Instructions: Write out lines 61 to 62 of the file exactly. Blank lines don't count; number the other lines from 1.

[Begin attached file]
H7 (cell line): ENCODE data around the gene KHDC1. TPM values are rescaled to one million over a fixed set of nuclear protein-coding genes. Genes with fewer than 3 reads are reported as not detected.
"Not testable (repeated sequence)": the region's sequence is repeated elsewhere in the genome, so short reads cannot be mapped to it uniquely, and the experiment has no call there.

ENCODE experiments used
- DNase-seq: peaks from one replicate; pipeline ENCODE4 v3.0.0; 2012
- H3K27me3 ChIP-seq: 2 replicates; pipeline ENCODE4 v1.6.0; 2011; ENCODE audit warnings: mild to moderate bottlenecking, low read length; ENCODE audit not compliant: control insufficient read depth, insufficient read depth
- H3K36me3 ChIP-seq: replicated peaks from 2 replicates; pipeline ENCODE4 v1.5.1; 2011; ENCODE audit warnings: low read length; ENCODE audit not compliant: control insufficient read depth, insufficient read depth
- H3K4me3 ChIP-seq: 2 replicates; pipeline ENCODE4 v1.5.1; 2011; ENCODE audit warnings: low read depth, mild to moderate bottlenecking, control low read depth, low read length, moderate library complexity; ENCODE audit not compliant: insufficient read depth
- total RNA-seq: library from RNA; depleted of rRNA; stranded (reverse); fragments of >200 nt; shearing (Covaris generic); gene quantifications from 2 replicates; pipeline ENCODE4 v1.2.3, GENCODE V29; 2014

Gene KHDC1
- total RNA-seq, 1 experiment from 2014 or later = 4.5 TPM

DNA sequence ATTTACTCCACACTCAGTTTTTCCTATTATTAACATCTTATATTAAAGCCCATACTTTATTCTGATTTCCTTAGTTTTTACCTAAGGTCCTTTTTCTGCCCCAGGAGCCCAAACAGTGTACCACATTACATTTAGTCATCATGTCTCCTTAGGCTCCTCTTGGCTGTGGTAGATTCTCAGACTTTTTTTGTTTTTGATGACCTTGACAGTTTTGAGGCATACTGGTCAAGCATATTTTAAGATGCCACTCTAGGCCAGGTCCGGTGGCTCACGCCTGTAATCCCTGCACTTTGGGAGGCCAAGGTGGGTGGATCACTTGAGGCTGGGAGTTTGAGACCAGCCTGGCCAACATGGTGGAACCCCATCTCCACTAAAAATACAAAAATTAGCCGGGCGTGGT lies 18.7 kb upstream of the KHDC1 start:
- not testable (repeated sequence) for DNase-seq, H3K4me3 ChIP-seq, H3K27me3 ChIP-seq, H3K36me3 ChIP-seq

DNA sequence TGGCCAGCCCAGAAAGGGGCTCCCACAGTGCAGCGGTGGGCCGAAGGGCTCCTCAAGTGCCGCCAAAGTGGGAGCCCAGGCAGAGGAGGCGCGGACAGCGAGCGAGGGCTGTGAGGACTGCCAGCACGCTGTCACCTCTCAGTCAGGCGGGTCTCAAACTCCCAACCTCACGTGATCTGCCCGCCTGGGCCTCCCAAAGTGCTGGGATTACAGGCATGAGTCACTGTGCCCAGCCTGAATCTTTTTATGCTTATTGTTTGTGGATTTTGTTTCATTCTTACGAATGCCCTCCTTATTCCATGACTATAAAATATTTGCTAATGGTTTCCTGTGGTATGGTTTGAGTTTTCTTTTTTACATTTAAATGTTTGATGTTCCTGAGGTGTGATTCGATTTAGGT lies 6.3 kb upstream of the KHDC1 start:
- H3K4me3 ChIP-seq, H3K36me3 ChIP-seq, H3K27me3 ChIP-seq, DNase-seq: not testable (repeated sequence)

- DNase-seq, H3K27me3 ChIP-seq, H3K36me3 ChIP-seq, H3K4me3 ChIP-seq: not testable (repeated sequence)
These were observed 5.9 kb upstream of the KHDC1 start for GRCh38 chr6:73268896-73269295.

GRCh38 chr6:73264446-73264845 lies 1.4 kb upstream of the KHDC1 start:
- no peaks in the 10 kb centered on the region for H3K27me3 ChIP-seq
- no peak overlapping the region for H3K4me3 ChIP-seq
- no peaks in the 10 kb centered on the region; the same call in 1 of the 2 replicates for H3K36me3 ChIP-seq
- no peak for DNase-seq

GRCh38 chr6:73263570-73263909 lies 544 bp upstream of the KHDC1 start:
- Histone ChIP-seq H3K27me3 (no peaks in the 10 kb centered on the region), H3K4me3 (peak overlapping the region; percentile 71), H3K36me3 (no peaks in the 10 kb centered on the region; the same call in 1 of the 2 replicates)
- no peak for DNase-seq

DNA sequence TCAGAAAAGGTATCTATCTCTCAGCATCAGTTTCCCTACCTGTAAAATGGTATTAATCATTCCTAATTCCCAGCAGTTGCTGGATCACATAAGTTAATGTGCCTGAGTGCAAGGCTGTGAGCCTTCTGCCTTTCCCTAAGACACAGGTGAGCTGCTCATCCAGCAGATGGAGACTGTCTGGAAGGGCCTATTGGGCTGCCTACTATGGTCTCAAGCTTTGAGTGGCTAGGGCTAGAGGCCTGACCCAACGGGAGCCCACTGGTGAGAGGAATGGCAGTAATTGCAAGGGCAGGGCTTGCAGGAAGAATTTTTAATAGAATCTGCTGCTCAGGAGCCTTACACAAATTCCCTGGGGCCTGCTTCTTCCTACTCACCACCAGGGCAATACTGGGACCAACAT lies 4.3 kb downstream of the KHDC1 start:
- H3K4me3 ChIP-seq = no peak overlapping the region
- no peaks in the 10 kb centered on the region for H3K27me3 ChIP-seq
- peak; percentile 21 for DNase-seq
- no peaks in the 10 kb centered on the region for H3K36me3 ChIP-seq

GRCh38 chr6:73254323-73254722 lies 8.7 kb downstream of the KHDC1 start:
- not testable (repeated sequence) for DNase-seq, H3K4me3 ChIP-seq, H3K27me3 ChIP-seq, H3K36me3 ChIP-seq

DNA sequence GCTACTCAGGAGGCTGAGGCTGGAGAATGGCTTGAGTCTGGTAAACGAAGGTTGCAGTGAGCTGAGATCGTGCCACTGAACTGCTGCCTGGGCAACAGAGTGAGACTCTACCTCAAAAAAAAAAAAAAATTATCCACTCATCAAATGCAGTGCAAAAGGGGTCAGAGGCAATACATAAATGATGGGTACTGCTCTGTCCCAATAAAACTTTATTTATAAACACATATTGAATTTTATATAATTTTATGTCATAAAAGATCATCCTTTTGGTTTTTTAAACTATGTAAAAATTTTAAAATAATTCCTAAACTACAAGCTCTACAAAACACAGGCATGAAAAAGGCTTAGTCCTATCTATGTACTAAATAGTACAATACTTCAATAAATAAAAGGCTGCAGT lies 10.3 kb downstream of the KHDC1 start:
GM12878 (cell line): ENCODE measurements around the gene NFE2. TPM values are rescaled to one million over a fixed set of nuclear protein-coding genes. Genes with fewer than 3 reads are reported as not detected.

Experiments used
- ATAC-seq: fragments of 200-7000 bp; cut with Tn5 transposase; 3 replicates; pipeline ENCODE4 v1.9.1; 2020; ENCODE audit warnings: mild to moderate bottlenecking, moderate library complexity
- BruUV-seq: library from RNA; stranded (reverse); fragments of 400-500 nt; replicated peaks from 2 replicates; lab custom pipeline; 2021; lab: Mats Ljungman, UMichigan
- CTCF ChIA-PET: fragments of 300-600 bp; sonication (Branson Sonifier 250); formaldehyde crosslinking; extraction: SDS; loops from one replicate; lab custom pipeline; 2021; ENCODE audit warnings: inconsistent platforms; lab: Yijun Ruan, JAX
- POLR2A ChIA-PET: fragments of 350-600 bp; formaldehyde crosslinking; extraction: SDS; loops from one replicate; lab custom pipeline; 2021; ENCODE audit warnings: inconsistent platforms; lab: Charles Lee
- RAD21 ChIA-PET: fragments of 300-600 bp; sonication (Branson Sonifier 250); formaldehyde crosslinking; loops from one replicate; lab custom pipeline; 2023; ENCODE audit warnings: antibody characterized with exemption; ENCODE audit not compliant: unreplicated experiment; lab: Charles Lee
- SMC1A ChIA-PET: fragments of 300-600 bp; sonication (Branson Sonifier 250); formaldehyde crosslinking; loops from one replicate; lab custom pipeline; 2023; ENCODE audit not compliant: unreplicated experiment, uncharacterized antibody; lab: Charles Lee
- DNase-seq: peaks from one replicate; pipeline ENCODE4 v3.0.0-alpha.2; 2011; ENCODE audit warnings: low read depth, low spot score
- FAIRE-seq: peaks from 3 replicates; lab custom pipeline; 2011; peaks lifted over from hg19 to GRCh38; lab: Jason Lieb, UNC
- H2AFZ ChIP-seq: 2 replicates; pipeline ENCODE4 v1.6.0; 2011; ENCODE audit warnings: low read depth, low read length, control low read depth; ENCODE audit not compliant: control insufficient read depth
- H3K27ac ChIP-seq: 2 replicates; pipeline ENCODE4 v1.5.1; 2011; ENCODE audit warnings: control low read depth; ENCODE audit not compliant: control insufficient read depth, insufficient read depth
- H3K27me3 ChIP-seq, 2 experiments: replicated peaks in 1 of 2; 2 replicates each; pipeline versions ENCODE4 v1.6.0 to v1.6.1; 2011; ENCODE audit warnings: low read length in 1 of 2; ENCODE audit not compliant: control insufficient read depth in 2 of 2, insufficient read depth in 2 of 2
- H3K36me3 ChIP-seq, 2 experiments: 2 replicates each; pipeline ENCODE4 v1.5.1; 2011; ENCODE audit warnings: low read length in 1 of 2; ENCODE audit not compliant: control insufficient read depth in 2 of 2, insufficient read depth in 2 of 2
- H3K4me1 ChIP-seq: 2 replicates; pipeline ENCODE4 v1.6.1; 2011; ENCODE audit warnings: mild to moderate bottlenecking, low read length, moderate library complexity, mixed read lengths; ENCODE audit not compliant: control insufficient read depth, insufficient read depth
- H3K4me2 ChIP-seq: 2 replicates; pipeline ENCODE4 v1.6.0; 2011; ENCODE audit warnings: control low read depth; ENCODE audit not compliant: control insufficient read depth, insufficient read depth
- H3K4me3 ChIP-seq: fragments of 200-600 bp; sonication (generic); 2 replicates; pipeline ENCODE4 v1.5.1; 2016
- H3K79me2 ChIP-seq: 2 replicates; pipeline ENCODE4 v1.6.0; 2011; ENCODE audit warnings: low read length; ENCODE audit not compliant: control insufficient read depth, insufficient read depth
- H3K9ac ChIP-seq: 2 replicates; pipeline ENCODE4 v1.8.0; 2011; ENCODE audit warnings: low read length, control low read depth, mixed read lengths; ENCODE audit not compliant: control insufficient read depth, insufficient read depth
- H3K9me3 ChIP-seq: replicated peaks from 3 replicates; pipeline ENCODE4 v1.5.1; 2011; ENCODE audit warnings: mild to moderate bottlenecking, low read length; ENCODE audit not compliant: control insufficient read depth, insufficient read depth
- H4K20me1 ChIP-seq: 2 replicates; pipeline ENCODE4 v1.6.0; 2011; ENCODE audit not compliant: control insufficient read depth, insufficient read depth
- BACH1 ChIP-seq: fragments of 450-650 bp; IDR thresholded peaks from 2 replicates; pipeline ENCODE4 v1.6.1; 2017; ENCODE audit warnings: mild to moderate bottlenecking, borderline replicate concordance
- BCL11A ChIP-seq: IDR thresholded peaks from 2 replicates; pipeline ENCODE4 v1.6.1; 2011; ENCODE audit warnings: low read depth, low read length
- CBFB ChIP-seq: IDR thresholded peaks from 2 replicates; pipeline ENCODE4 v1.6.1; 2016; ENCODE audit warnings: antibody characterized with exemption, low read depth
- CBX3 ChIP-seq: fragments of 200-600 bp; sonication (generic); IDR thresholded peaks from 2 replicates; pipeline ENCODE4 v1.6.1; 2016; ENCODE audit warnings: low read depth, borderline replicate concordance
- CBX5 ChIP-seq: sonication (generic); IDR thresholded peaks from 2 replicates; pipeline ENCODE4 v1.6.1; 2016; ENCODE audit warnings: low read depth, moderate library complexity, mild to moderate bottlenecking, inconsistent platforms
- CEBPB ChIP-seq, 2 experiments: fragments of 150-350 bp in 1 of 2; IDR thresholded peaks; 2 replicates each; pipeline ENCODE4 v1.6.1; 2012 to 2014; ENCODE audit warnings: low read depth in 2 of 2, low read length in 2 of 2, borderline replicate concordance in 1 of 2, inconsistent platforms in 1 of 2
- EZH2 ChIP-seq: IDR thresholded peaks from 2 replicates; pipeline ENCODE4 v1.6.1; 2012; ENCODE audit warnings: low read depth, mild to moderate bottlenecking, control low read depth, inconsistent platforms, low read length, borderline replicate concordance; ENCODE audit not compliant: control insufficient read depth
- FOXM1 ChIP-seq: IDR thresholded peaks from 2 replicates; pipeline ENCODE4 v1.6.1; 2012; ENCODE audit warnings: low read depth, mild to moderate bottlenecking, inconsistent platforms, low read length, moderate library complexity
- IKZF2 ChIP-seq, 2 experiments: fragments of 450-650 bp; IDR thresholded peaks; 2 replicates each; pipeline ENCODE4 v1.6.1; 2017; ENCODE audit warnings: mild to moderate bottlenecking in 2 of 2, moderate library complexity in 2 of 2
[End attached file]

- FOXM1 ChIP-seq: IDR thresholded peaks from 2 replicates; pipeline ENCODE4 v1.6.1; 2012; ENCODE audit warnings: low read depth, mild to moderate bottlenecking, inconsistent platforms, low read length, moderate library complexity
- IKZF2 ChIP-seq, 2 experiments: fragments of 450-650 bp; IDR thresholded peaks; 2 replicates each; pipeline ENCODE4 v1.6.1; 2017; ENCODE audit warnings: mild to moderate bottlenecking in 2 of 2, moderate library complexity in 2 of 2